"He's going to look for me, I'm going to look for him," O'Neal said. "It'll be like old times."

Nostalgia is powerful, almost narcotic. It's possible the fond memories have warmed them to the possibility of a reunion.

"Winning back-to-back-to-back championships, always ending on top and knowing you were at least going to have a shot at it every year, I think they all miss that," said Lakers assistant coach Brian Shaw, who played with O'Neal and Bryant under Jackson in the three-peat days. "If they could all do it over again, I think they would do it differently."

How it could happen: The Lakers get worried they'll lose Lamar Odom to free agency this summer, and they get worried they'll lose Andrew Bynum to knee injuries every season if the current trend holds up. They send them to Phoenix in exchange for O'Neal. The Suns get the payroll relief of Odom's $14 million expiring contract and a promising young player in Bynum at only 60 percent of the cost of Shaq.

Shaquille O'Neal with Tim Duncan on the Spurs

Precedent: Ties in World Cup soccer matches

Why It Should Happen: O'Neal and Tim Duncan have won four championships apiece, and they've split their six playoff series against each other. Let's call it a draw and see what they could do if they combined their powers.

"It'd be great to have him on my side," Duncan said. "Throw him the ball and watch him crush people? That'd be great."

O'Neal doesn't sound as if he'd demand the ball every time, sounding more than willing to share the ball with the man he called the greatest power forward ever.

"It'd be easy, because he's a great ballplayer," O'Neal said. "We'd just go back and forth. He played with David [Robinson], and David deferred to him a little bit. It's just something that I'd have to do. But it's all about winning."

Initially they'd probably try to see who could be more unselfish than whom. Then they'd settle in to showcase the most polished big man of his time in Duncan, and O'Neal's underrated skill set as he no longer had to fill the role of primary low-post scorer. Then O'Neal draws out the humorous side of Duncan that his teammates insist is there, and the two make a hilarious series of commercials for Verizon.

How it could happen: If the Spurs wanted to remain championship contenders, they'd have to keep Tony Parker and Manu Ginobili, and it's nearly impossible for the Suns to trade O'Neal to San Antonio without those players being involved. Fortunately for the Spurs, the Suns are desperate to save cash and begin buyout talks with O'Neal. He surprises them by accepting, is waived and signed by the Spurs.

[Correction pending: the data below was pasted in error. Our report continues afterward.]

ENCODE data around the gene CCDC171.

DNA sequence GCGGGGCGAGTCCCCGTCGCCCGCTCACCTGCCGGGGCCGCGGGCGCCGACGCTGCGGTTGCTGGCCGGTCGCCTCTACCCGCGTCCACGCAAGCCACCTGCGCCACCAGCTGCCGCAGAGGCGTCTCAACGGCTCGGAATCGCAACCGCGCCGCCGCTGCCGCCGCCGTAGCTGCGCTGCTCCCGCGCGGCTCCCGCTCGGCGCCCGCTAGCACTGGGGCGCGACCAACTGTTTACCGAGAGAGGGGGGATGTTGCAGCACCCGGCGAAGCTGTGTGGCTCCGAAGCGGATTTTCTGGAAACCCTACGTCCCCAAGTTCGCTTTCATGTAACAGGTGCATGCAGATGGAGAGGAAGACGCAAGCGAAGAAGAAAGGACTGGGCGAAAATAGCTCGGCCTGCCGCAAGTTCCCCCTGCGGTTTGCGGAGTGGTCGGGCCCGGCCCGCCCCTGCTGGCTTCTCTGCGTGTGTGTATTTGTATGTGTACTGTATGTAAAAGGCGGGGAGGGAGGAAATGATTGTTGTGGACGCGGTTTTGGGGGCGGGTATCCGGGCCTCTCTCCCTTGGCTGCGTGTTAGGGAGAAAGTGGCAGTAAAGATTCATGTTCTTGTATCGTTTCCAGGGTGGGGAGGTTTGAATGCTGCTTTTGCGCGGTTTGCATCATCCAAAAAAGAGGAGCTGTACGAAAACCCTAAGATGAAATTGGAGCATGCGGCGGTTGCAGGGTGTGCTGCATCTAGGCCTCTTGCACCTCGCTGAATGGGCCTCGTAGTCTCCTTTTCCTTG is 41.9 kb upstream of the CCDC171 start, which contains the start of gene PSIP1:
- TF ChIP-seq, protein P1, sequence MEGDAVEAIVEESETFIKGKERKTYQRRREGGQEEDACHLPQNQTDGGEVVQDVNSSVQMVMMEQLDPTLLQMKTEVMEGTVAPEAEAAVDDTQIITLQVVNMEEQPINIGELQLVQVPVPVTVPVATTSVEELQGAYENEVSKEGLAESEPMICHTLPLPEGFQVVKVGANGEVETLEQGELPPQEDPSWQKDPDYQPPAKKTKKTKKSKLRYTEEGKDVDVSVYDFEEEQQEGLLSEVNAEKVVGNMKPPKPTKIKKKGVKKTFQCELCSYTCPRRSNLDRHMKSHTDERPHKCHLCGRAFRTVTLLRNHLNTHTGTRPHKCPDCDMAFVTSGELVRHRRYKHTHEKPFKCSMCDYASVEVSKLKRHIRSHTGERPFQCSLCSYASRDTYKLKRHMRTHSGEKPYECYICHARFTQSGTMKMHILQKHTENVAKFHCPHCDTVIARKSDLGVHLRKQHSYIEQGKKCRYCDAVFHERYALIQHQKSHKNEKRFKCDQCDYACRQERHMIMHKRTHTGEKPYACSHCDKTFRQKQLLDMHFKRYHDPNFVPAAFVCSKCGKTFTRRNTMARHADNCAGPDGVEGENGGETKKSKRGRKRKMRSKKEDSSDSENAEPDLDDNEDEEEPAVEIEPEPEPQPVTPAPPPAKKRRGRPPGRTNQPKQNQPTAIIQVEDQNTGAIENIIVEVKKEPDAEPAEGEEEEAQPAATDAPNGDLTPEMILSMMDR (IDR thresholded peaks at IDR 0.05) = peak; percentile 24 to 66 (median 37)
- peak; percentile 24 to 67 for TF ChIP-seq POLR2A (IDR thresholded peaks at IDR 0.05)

Chris Paul and Brandon Roy on the Trail Blazers

Precedent: Vince Vaughn and Owen Wilson in "Wedding Crashers"

Why it should happen: A pairing that you never spent time dreaming up, but one that could turn out to work surprisingly well. Truth is, I didn't think about it until Brandon Roy suggested it. (Chris Paul actually wished for Tim Duncan, but Roy had first crack.) The Blazers are always concerned about asking Roy to do too much, and anytime they can find someone to bring up the ball they're happy to relieve him of those duties. So why not get the league's top point guard to bring up the ball and initiate the offense? All Roy would have to do was go to his favorite spots and stand there.

"[Paul] does a great job of getting guys easy shots, something I don't come across a lot now," said Roy, the focal point of every opponent's defense.

When you think of Roy you think of him pulling up and hitting jumpers with a hand in his face, or driving through the lane, spinning and shooting.

The problem with the Hornets is things usually go sour when Paul goes out of the game. Roy might not be a pure point guard like Paul, but he's a guy who can handle the ball and make good decisions -- always. So Roy with the ball would become the Ultimate Plan B.

"I like to create," Roy said. "I think you've got to have two guys who can create, especially to be good. I think we could fit."

How it could happen: The word around the league is the Hornets are already trying to shed salaries to get below the luxury tax next season. Perhaps they get so desperate they take the ultimate plunge, throwing Paul in the mix to entice someone to take on Peja Stojakovic's contract. The deep-pocketed Blazers bite and send LaMarcus Aldridge plus the expiring contracts of Raef LaFrentz, Channing Frye and Shavlik Randolph to the Big Easy for Paul.